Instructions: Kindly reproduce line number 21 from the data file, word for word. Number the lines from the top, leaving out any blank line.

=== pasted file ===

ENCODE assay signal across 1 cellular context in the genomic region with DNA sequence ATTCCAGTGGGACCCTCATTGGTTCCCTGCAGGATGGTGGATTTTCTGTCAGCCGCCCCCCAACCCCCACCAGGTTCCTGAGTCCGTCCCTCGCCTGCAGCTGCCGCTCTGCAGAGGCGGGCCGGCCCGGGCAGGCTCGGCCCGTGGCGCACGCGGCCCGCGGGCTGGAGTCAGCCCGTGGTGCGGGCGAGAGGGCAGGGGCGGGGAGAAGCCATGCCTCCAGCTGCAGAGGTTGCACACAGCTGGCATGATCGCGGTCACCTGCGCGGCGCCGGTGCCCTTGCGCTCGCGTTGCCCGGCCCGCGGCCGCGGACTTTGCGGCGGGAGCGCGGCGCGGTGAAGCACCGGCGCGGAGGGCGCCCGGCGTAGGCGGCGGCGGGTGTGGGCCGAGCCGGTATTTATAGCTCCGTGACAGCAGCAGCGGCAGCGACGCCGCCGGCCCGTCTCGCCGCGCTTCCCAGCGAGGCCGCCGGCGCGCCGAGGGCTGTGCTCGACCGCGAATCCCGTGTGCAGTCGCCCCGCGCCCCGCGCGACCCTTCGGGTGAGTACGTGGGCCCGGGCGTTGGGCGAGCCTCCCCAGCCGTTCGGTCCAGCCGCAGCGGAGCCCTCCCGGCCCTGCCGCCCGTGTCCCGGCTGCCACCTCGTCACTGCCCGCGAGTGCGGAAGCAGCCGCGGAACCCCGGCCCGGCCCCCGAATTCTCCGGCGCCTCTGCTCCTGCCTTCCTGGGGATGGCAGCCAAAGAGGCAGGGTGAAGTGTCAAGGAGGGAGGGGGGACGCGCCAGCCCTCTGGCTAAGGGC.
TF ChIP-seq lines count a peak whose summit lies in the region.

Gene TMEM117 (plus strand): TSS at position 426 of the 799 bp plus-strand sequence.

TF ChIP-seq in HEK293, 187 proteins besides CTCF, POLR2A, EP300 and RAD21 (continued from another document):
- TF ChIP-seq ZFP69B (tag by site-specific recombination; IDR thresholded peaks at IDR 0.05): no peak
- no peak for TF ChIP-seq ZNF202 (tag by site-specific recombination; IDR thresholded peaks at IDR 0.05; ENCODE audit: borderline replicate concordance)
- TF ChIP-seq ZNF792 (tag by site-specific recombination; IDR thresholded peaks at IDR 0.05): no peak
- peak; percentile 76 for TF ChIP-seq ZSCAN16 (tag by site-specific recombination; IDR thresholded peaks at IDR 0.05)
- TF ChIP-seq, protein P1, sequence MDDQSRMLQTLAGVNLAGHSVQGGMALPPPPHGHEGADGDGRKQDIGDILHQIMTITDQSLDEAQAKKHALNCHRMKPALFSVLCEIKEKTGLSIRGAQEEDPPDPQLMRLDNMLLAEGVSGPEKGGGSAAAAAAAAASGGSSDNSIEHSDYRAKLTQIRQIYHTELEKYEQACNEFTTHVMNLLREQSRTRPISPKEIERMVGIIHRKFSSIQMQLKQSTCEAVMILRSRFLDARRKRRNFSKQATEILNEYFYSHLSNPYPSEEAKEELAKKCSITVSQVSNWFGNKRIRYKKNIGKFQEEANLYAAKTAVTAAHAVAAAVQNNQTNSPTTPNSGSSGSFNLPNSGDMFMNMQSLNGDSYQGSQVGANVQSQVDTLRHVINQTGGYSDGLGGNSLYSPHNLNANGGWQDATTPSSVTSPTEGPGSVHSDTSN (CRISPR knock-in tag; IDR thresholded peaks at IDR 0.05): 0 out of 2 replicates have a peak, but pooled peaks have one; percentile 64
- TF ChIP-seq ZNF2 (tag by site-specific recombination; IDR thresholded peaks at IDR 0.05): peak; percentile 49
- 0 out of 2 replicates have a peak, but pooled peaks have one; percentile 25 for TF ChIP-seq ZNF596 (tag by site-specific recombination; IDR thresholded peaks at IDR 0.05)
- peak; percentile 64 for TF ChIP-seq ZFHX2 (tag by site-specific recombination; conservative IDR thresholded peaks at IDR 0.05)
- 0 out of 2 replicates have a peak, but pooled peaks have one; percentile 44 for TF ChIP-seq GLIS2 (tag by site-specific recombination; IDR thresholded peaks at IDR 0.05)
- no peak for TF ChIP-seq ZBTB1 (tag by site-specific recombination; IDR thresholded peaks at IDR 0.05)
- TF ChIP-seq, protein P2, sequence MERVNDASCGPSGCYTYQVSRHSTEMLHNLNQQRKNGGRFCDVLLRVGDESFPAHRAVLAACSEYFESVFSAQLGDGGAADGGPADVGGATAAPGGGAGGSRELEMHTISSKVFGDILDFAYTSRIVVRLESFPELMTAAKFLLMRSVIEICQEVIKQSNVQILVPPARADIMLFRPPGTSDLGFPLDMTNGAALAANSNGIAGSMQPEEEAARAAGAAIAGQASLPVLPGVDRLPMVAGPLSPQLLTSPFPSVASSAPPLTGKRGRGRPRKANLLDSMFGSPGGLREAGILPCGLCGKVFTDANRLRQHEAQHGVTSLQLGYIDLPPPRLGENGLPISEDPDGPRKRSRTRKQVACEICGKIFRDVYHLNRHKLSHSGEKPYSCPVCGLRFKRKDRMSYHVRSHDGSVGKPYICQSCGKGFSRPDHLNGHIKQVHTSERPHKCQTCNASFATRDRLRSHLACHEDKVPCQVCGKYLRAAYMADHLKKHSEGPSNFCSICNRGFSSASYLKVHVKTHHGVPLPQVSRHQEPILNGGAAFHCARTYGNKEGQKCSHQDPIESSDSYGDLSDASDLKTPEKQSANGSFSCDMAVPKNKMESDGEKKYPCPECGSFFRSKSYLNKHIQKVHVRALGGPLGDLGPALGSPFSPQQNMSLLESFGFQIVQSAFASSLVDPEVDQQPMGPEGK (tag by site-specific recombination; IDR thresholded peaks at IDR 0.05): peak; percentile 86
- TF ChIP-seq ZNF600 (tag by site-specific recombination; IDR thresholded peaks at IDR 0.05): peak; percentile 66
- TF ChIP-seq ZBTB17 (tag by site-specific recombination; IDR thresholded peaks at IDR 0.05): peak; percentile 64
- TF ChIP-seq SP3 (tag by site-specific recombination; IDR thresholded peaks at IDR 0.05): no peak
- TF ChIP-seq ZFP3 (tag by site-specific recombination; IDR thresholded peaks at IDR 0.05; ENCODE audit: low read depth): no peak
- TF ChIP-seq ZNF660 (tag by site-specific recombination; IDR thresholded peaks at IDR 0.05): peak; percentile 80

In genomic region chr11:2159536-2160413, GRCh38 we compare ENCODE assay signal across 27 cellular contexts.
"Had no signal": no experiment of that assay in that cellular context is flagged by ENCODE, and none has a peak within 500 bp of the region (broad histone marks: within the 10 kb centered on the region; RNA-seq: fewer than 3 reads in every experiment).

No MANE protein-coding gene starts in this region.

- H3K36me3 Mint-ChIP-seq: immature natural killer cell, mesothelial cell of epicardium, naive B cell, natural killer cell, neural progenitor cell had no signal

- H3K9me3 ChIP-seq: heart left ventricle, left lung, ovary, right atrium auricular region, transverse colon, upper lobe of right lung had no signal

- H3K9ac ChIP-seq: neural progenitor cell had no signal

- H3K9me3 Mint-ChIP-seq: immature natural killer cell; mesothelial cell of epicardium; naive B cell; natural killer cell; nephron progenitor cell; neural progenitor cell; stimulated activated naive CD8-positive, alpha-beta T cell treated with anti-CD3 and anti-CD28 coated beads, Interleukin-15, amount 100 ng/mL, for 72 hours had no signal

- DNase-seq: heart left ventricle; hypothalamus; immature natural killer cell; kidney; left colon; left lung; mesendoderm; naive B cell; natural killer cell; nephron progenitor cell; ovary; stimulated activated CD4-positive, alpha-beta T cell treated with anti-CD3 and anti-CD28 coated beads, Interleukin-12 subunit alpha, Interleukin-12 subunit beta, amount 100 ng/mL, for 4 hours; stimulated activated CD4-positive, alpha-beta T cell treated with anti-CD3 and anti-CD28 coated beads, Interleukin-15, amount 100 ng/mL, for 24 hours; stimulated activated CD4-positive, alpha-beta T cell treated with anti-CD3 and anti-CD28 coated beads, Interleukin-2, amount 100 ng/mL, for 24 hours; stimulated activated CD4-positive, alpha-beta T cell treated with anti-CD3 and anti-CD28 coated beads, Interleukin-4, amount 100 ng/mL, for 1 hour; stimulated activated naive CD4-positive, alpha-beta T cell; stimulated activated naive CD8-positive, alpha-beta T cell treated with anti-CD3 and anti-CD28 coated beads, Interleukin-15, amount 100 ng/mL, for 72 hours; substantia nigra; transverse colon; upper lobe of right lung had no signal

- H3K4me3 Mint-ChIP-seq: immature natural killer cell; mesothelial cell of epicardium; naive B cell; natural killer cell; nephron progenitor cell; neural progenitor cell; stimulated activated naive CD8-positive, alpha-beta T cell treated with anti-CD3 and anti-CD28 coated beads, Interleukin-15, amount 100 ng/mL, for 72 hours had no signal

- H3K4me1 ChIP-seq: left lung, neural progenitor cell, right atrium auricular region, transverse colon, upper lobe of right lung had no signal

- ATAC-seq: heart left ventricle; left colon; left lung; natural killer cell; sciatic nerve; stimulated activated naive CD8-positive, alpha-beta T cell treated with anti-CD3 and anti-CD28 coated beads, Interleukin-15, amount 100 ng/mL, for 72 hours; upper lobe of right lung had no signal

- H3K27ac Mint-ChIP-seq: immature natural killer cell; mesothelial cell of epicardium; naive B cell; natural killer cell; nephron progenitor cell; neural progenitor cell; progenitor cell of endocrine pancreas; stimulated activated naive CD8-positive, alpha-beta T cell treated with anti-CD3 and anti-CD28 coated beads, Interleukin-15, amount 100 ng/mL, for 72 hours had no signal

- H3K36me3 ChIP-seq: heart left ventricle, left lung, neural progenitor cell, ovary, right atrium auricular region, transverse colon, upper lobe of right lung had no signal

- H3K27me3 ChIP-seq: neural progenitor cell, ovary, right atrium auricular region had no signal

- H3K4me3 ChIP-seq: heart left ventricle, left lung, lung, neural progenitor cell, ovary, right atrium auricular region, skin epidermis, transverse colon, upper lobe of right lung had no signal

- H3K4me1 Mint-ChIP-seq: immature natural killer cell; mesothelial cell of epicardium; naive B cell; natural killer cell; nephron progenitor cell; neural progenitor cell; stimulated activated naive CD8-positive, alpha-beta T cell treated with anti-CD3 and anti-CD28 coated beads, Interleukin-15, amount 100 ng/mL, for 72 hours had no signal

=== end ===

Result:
In genomic region chr11:2159536-2160413, GRCh38 we compare ENCODE assay signal across 27 cellular contexts.